CFP: Computers & Composition -- "Reading Games: Composition, Literacy, and Video Gaming"

Passing along a CFP I received via e-mail:

Computers & Composition: An International Journal invites contributions
for a special issue, Reading Games: Composition, Literacy, and Video Gaming

While video gaming has been a strong cultural force since the advent of
the popular coin-operated arcades of the 1970s, it is only within the
last few years that video/computer gaming has been an academic focus:
there is a lot of catch-up work to do. The average age of gamers has
been steadily increasing, as has the number of dedicated players.
Inevitably, this dedication to gaming will have -– if it does not
already -– a profound impact on learning and literacy. Video/computer
games are historically- and culturally-situated texts that operate in
particular social contexts significant to composition theory and praxis.
For this special issue of Computers & Composition (to be published in
September 2008), we invite proposals that examine the intersections of
video/computer gaming and composition studies. How do gamers play the
roles of readers and writers? How can games function as educational
tools? How are video/computer games currently used in the composition
classroom and to what effect? The guest editors invite proposals that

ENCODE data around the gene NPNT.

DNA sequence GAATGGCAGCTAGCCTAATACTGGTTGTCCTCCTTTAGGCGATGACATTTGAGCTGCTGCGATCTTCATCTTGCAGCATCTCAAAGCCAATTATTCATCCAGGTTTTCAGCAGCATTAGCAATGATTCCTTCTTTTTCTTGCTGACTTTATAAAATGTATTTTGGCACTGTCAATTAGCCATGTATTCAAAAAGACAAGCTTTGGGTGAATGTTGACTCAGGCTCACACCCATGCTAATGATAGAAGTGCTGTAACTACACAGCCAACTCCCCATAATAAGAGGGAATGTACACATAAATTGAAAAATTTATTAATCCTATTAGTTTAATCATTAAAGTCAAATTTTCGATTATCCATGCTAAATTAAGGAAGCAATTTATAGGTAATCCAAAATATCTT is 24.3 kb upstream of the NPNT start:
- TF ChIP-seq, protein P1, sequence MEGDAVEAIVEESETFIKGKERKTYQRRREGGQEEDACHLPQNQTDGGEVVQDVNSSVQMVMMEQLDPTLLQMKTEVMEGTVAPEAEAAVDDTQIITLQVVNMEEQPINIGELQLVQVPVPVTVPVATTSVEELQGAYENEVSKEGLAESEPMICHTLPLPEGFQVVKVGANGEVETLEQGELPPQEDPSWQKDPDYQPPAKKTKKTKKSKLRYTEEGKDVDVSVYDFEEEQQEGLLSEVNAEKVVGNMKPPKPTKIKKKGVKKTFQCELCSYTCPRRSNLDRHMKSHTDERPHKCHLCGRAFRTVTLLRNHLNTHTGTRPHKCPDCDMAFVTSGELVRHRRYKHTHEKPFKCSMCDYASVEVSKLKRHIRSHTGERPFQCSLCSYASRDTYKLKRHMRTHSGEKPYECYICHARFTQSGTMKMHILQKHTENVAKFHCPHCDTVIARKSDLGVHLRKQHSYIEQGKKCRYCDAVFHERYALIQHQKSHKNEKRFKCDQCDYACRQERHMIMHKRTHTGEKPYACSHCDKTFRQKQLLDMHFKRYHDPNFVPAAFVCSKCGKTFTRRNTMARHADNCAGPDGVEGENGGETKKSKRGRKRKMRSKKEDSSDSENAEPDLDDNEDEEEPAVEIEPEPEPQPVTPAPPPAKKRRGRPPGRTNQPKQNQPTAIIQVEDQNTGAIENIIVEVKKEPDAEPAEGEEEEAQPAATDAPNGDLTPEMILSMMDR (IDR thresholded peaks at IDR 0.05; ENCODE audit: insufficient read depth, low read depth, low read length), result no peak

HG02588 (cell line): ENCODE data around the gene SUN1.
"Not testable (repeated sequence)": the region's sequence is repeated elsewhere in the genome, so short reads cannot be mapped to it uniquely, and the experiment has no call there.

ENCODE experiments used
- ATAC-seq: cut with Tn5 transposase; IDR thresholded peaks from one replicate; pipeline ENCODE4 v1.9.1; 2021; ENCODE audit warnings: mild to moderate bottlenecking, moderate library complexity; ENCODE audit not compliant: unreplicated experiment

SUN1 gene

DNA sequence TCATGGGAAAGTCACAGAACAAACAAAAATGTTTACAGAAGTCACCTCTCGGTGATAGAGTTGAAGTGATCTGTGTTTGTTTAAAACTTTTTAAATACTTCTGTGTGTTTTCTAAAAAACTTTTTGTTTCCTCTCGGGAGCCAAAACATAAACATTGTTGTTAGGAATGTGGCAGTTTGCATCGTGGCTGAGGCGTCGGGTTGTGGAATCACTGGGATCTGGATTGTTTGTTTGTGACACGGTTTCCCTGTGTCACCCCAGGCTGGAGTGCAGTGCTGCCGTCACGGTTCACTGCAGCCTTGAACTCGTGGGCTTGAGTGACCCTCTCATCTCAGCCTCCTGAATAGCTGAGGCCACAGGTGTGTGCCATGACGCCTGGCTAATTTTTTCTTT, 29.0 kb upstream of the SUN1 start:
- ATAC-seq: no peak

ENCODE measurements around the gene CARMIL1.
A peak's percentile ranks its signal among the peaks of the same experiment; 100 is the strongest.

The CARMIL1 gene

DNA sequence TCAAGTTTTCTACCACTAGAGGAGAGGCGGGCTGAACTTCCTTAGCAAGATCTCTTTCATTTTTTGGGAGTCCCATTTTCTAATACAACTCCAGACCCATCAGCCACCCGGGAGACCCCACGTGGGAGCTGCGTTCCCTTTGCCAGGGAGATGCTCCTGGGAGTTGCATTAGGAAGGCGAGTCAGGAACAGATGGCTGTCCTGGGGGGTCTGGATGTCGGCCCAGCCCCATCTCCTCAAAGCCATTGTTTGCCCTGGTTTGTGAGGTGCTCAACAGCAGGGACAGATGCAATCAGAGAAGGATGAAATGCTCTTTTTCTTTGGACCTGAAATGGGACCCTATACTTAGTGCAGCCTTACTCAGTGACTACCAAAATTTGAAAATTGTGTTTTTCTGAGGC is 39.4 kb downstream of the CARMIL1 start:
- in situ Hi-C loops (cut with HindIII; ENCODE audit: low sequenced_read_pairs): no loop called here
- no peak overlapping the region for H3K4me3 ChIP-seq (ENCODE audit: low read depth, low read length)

answer these questions and especially those that emphasize composition
and literacy studies, narrative, and the teaching of writing.

Suggested topics include, but are not limited to:
--Gamers as readers & writers
--Writing processes and textual production in gaming communities
--How video/computer games redefine literacy or create new "literacies"
--How video/computer games contribute to literacy development
--Video/computer games that inspire imagination and creativity
--How games function differently from other storytelling/narrative devices
--Relationships of video/computer games to other media
--Use of video/computer games in the composition classroom
--"Political" implications of gaming in the classroom (pedagogical
legitimacy, etc.)
--Challenges of integrating games into the classroom (technological
requirements, etc.)
--Gaming as productive pedagogy
--Collaborative writing opportunities in gaming environments
--Gaming projects as multimodal compositions
--Social, historical, cultural, political contexts of video/computer games
--Rhetorical approaches to video/computer games
--Sociopolitical markers and identity politics/formation and
video/computer games

Proposals should be one page, single-spaced (approximately 600-650
words). Deadline for submission of proposals is 1 February 2007. Please
send proposals via email to Matthew S. S. Johnson (matjohn@siue.edu) AND
Pilar Lacasa (p.lacasa@uah.es). Queries are welcome (matjohn@siue.edu).
(Final manuscripts will be 15-30 pages in length, double-spaced.
Manuscript deadline for accepted abstracts is 1 September 2007.)

Matthew S. S. Johnson
Department of English
Box 1431
Southern Illinois University Edwardsville
Edwardsville, IL, 62026-1431
United States

Pilar Lacasa
Universidad de Alcalá
Facultdad de Documentación y Psicopedagogía
Aulario María de Guzmán, C/ San Cirilo SN
Alcalá de Henares 28801, Spain